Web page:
|5 things we learned as Bruins drop sloppy effort to Stars||02.10.15 at 9:42 pm ET|
Although they scored three goals for the first time in four games and threw 44 shots at Kari Lehtonen, the Bruins couldn’t find an equalizer in the third period of what ended up being a sloppy 5-3 loss to the Stars at TD Garden on Tuesday (box).
The defeat was Boston’s third regulation loss in four games, marking the first time they’ve had such a stretch in almost two months.
Boston got goals from David Krejci, Patrice Bergeron and Dougie Hamilton, but shoddy power-play work and an unfruitful third period meant an unfruitful result. The B’s fell to 28-19-17 on the season, and with Florida beating Anaheim Tuesday, the race for the final playoff spot has closed four points with the Panthers holding two games in hand.
Tyler Seguin, who was sent back from Dallas’ morning skate with the flu, played and recorded no points.
The Bruins have a five-game road trip ahead of them that will begin Friday in Vancouver.
Here are four more things we learned Tuesday:
The Bruins got an injury scare early when Adam McQuaid laid a hit on Antione Roussel in the neutral zone. The Stars left wing clearly didn’t like it, as he responded by cross-checking McQuaid in the throat.
McQuaid went down to the ice and was holding his throat area before eventually getting up. Roussel, meanwhile was assessed a five-minute cross-checking major as well as a game misconduct.
McQuaid left the bench and went to the training room but returned to the game following the power play, which, as explained below, was a disaster.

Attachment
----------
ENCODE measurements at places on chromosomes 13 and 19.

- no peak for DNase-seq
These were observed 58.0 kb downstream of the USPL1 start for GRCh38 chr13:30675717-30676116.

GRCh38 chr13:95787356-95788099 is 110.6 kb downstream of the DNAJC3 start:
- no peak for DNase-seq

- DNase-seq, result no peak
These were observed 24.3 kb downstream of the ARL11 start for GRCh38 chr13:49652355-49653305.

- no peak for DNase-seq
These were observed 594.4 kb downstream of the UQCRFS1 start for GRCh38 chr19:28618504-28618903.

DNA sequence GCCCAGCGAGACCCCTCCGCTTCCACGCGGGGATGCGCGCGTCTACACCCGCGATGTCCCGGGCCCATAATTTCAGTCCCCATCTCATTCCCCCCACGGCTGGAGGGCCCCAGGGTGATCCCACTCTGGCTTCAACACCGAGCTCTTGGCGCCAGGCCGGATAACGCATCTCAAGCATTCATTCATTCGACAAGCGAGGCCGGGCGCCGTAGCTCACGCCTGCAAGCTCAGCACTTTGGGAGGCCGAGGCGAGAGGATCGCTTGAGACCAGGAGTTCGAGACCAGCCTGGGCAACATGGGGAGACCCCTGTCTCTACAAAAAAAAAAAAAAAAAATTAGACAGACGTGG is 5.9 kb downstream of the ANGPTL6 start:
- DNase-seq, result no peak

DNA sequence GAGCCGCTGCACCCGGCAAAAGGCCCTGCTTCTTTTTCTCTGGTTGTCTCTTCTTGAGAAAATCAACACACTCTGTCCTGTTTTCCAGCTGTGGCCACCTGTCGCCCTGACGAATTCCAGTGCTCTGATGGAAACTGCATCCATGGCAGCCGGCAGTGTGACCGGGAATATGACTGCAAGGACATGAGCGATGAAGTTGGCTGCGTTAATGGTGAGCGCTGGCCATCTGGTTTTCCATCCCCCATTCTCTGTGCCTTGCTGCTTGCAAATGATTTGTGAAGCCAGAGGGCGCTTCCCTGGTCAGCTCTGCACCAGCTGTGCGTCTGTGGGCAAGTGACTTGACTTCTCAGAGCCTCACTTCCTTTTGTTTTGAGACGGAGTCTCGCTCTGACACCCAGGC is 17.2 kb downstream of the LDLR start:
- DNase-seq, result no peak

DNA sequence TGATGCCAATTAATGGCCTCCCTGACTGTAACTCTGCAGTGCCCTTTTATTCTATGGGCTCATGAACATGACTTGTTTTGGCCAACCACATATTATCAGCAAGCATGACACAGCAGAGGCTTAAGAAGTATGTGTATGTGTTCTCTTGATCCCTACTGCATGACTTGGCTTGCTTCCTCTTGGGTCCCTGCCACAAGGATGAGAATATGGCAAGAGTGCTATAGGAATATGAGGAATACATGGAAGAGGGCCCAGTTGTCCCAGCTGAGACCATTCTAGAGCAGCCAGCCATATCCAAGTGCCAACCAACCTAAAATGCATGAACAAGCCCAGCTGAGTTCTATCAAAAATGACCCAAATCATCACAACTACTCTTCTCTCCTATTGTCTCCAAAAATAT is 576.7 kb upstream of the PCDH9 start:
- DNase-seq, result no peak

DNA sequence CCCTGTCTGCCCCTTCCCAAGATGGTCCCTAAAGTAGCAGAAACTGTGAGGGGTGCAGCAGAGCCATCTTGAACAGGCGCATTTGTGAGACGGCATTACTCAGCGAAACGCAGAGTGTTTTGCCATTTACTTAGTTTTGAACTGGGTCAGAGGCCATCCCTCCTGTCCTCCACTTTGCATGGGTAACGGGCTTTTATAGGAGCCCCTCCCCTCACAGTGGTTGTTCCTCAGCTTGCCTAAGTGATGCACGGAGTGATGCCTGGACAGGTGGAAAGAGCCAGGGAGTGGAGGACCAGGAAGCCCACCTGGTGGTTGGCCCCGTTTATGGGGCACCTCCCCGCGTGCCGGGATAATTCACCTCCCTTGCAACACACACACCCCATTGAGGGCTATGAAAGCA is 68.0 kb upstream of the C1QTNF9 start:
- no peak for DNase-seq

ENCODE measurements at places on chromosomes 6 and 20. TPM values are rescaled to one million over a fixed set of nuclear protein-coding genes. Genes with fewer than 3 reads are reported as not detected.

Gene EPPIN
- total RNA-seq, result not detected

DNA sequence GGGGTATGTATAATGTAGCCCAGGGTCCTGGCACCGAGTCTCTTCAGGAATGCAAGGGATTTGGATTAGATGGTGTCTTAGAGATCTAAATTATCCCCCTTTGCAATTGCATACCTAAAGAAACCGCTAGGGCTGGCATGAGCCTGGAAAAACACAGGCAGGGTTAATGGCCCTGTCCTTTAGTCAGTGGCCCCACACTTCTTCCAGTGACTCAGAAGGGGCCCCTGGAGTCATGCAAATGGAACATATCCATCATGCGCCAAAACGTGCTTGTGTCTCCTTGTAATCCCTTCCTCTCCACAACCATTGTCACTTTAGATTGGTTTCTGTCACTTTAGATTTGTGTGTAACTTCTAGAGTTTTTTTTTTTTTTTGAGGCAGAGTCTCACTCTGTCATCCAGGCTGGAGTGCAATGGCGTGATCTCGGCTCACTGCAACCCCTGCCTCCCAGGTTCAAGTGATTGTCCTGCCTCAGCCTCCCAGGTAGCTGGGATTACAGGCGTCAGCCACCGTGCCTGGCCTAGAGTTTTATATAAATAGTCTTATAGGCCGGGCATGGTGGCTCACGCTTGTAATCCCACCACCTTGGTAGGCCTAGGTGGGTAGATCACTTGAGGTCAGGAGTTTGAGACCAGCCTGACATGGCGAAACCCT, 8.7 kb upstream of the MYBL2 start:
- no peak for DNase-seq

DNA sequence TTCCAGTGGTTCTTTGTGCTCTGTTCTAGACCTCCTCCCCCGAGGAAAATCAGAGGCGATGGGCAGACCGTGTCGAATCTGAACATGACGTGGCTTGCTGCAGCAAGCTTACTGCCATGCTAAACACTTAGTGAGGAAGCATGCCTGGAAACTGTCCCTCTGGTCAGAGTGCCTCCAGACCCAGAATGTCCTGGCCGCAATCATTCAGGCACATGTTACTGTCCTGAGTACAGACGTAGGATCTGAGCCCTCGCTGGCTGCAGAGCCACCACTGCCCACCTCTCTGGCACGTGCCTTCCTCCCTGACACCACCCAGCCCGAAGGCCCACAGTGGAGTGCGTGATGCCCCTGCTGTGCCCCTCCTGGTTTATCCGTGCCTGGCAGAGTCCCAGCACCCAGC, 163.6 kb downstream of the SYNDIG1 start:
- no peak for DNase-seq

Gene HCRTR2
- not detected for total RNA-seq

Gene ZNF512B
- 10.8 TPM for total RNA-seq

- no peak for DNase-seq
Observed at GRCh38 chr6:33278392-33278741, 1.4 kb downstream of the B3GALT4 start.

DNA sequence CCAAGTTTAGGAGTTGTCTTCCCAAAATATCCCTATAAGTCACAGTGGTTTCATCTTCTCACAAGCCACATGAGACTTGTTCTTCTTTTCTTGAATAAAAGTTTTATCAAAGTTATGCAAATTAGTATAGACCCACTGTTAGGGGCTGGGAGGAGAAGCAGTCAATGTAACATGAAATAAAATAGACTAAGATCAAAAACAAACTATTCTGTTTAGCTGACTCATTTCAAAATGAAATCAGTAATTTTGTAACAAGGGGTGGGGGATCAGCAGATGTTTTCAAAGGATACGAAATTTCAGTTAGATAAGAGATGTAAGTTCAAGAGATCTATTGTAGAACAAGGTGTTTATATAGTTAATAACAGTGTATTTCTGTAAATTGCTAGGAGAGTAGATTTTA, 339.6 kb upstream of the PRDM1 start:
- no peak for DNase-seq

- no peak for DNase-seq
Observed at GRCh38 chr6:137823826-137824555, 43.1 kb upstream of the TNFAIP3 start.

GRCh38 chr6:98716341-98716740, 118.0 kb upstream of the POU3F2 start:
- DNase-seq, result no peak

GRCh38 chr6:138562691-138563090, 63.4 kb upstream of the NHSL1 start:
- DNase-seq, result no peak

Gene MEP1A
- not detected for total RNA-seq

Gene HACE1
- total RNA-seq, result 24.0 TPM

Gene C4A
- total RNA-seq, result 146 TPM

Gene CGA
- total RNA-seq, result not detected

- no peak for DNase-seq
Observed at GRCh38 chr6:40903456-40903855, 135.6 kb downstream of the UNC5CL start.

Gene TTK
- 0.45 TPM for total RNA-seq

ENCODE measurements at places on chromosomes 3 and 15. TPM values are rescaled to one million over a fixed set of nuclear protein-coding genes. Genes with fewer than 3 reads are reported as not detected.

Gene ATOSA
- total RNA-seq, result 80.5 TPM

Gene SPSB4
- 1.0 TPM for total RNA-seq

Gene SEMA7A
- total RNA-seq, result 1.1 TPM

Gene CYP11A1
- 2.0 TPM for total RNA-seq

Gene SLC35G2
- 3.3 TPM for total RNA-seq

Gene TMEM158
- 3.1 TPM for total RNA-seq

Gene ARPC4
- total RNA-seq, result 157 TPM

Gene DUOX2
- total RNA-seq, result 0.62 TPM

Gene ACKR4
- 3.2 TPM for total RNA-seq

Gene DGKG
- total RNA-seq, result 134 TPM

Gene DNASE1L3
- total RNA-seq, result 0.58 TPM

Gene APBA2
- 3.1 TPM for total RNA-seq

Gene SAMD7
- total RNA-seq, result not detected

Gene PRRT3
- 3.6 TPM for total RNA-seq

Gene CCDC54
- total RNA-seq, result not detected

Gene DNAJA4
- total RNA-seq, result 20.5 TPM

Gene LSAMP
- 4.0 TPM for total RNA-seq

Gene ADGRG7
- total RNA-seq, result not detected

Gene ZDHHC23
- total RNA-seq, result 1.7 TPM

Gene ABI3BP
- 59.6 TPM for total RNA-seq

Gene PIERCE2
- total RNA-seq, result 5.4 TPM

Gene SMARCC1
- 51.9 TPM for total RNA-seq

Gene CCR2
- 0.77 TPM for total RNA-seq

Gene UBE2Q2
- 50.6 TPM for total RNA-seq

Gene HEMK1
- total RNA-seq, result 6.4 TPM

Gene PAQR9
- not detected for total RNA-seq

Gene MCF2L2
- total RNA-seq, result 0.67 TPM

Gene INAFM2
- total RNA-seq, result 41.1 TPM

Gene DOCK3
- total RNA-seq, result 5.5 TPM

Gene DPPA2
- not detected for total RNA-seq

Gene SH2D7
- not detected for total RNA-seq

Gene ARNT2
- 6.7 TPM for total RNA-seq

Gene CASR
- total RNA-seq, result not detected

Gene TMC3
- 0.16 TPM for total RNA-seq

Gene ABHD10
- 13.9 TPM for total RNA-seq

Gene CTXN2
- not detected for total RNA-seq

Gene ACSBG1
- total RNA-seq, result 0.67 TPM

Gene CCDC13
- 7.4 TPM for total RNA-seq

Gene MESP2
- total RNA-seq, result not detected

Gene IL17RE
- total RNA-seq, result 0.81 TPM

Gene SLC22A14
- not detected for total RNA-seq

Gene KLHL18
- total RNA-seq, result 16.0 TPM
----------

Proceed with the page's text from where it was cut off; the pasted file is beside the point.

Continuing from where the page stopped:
|Daniel Paille getting opportunities, missing opportunities||02.10.15 at 1:51 pm ET|
The Bruins have hit a bit of a snag with losses in two of their last three games, but things have generally been looking up. They’re winners of nine of their last 13 games and have points in 13 of their last 16 games. Lots of players should be encouraged.
In the case of Daniel Paille, however, it’s hard to tell what to feel. On the snakebitten scale, Paille rarely registers below an 8, but recent games have seen him break that scale and then spill glue all over the place trying to rebuild it. He still has just one goal in 53 games this season.
“I know if I had 10 goals by now, I wouldn’t be as mad as I am now,” Paille said Tuesday morning, “but for me it’s just about trying to move on and focus on the next play.”
The fact that multiple Bruins scoring chances have been punctuated by Paille flubs ‘ missing the net, shooting the puck over the net, falling down at center ice with no one but the goaltender in front of him ‘ has undoubtedly been a point of frustration for both Paille and the Bruins, but one shouldn’t overlook the fact that he’s creating chances. Missed opportunities don’t come unless there’s an opportunity.
“It’s encouraging to see him get those chances,” Claude Julien said. “It’s maybe frustrating more for him than it is for us to miss those opportunities because he’s had some really good ones and could have provided us with some important goals.”
The Bruins have moved Paille around in their lineup in recent games. The last two have seen him go from his usual fourth-line role with Gregory Campbell and Craig Cunningham to the second line with Patrice Bergeron and Brad Marchand. Among other missed opportunities, Saturday saw him send the puck over a practically open net after receiving a pass from Patrice Bergeron on an odd-man rush and Sunday saw him trip up at center ice on what would have been a breakaway against Carey Price.
To make matters worse, Paille, a free agent at season’s end, is playing for a new contract. In 53 games this season, Paille’s lone goal came at the end of a shift on Nov. 21 against the Blue Jackets. Considering he scored 10 goals in the lockout-shortened season and had nine a season ago despite missing 10 games, it will be hard for potential employers to pay him to be anything more than a fourth-liner.
With more chances, that could change. It won’t unless the pucks actually start going in, however.
|Tyler Seguin questionable to play against Bruins after missing Stars skate with flu||02.10.15 at 12:33 pm ET|